Wednesday, March 4, 2009

Gaspare Gorresio

Most Indians have heard of the many English Orientalists like William Jones (responsible for the classification of the Indo-European language group) or Richard Burton who translated the One Thousand and One Nights. Few, however, would have heard of the Italian Prof. Gaspare Gorresio, who occupied the first chair of Sanskrit at the University of Torino (Turin). Neither would I have heard of him, if it hasn't been for the fact that a colleague handed me the collected Prefaces of each of the books, of Prof. Gorresio's definitive edition of the Valmiki Ramayana. The ever reliable Wikipedia fails miserably in this regard, though there is some more information in the Italian version of Wikipedia on this entry. The Italian Embassy, Delhi web page also contains some basic information about Gorresio.

The first complete printed edition of the Valmiki Ramayana (as well as a translation into Italian) was published in Paris during 1843-1867. After several years of study under the great French Sanskritist E. Burnouf, Gorresio undertook to compile a critical edition of the monumental Sanskrit poem, the Ramayana in the original Sanskrit, together with an Italian translation. Of the two existing collection of manuscripts, the Northern and the Bengali or Gauda, he chose the Gauda because it was believed to be more ancient and also considered superior in artistic merit. The first volume was published in 1843 and the remaining six volumes were completed by 1867. The critical edition along with the Italian translation formed an opus of 12 volumes which took Gorresio 30 years to finish. This edition was published by the Imprimerie Nationale in Paris, with Devanagari characters specially made for the occasion.

In the 1980's, The Indian Heritage Trust reprinted this edition of the Ramayana, along with the publication of the volume of Prefaces, which for the first time was translated into English by Prof. Oscar Botto, the present successor to Prof. Gorresio in the Sanskrit Chair at the University of Torino. This is the volume which is now lying on my table and from which I have gleaned these salient facts.

Unfortunately this volume of Prefaces is no longer easily available. The original Ramayana of Gorresio is however available from Samata Books though I have not tried to get it for myself. In a sense, the book of Prefaces provides a pleasant introduction to the origins, sources, historicity and mythological origins of the Valmiki Ramayana, (though his insistence on dating the historicity of the Ramayana to the 13th century BCE and claiming that Valmiki and Rama were contemporaries, are, I think no longer tenable). The only place I have found it is on Amazon where it is available at an exorbitant price.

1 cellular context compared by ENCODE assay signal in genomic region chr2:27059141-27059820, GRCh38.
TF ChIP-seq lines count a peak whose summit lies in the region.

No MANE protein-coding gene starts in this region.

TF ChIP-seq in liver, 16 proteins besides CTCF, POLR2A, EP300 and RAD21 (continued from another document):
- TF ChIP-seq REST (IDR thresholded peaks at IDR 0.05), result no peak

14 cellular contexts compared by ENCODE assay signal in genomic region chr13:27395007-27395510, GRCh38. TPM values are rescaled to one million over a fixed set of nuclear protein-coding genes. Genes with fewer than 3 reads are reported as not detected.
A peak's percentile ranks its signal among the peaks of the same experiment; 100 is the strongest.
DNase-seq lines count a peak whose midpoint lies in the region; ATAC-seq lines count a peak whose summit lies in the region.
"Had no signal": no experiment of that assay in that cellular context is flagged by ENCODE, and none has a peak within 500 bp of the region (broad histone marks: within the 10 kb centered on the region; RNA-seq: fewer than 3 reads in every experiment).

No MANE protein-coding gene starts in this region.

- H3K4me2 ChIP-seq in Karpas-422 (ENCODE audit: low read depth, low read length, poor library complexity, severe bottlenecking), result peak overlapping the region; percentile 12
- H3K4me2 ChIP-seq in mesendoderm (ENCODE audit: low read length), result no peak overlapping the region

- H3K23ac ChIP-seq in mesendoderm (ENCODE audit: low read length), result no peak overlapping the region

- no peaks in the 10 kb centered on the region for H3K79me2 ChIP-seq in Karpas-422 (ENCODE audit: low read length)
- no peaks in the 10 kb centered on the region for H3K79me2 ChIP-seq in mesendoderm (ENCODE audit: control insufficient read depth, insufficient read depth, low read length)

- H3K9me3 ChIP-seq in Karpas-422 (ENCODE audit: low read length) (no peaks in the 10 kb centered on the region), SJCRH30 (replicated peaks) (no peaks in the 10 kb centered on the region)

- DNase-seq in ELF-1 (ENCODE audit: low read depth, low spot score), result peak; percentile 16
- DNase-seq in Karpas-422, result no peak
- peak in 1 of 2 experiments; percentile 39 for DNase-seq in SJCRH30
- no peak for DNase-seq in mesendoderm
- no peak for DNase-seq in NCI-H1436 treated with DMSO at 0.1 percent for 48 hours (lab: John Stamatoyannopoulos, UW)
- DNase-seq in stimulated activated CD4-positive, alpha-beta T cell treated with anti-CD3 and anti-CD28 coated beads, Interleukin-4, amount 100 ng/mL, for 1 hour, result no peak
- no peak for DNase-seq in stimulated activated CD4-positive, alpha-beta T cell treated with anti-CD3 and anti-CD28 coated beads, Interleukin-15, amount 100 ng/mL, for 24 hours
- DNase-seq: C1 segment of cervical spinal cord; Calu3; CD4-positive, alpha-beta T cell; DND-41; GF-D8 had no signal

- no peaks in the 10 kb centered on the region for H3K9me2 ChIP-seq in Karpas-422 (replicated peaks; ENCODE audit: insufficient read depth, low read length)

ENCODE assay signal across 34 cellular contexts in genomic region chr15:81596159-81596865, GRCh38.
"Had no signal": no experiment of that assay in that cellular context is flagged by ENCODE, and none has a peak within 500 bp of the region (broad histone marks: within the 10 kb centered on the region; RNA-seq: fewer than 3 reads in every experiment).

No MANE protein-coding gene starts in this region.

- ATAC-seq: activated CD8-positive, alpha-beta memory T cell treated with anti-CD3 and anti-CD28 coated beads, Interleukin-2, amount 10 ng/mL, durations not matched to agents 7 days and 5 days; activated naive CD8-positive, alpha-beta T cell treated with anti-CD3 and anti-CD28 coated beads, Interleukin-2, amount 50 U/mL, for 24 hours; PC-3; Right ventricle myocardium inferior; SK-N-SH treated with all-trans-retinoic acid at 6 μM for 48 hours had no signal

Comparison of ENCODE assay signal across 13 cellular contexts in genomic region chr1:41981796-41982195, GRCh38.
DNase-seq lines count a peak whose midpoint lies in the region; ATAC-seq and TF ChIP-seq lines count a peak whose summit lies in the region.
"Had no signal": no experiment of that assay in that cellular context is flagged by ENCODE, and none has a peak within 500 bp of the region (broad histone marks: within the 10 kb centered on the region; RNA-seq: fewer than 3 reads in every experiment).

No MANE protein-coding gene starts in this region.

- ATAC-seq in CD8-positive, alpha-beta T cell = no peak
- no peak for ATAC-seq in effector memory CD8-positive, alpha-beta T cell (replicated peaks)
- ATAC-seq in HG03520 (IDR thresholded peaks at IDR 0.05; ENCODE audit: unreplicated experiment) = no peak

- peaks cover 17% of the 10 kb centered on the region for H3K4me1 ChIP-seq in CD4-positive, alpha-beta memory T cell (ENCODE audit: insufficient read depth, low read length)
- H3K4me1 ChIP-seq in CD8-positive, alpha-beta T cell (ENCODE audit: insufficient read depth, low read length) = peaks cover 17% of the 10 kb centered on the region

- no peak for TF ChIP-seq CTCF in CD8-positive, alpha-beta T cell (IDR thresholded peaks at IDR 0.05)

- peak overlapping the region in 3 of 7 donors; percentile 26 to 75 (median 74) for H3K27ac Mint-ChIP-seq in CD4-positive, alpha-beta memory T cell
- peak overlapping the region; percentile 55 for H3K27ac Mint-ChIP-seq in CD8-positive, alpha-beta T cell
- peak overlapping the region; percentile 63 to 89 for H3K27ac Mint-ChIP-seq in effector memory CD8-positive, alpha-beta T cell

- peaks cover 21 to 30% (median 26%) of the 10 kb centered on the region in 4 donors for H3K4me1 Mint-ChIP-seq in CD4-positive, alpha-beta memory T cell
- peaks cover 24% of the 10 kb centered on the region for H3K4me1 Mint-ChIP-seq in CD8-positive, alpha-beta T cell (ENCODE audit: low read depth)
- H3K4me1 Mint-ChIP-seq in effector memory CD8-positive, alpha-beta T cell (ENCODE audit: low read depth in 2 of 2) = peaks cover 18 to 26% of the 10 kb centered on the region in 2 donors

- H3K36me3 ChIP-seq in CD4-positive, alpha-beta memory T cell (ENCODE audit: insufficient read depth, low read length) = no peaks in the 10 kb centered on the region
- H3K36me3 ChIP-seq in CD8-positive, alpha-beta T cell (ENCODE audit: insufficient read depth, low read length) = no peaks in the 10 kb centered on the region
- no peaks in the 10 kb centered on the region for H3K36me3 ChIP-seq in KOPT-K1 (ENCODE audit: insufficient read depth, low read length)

I am indebted to K. N. Raghavan for introducing me to Gorresio and his writings.


AmOK said...

As your devoted follower and reader, OLO, I am straining to understand the relevance of this post. Italian is spoken by a few people -- say a hundred million -- and Sanskrit by even fewer, say fifteen thousand. With a world population exceeding 6.5 billion and growing by the second -- why is this important for all your devotees? Pray tell.

Rahul Basu said...

Ah! That dreaded word -- relevance! Would you like to also commercially exploit this information?

Somethings are surely interesting per se; for example the fact that the definitive Sanksrit edition of the Valmiki Ramayan was first transcribed from original sources by an Italian Professor of Sanskrit. Or for that matter, its origins in the age of classical sanskrit. We don't have to believe in the divinity of Ram or any of the other characters, to be interested in the origins and historicity of stories written thousands of years ago, which have become such an intrinsic part of our culture. Ditto for the Mahabharata. I think these are fascinating stories in their own right, written way back in the mists of time, like Homer's Odysssey, and therein lies their 'relevance'.

For that matter, all matter is made up of quarks and leptons. What use is this information in our daily lives? None, at all. In fact I suspect that a fairly large fraction of your 6.5 billion are not even aware of this. You could take a Holmesian point of view of not cluttering up your brain with useless information (he claimed he didn't even know the earth goes around the sun) but surely one would be intellectually impoverished by such an attitude?

AmOK said...
This comment has been removed by the author.
AmOK said...

I do take the Holmesian view, let us assume for the moment -- or better still, the Arjun-ian view. Indeed humanities are having a hard time these days.

As for your quarks and leptons, do they "matter"? Taking the conservative point of view, if we got along without quarks and leptons until recently, we never needed them in the first place.

Certain people do benefit from the quarks and leptons though -- the ones who understand these, make more of these and search for these. We, the people, fund them as we believe (this is the key word) that this will help us all in the long run. As will the humanities, you say. Some believe. Others seek relevance.

OLO, dare I further your boundless frontiers of knowledge with a reference to your favourite source?

AmOK said...

And yes -- I thought you may like this feature.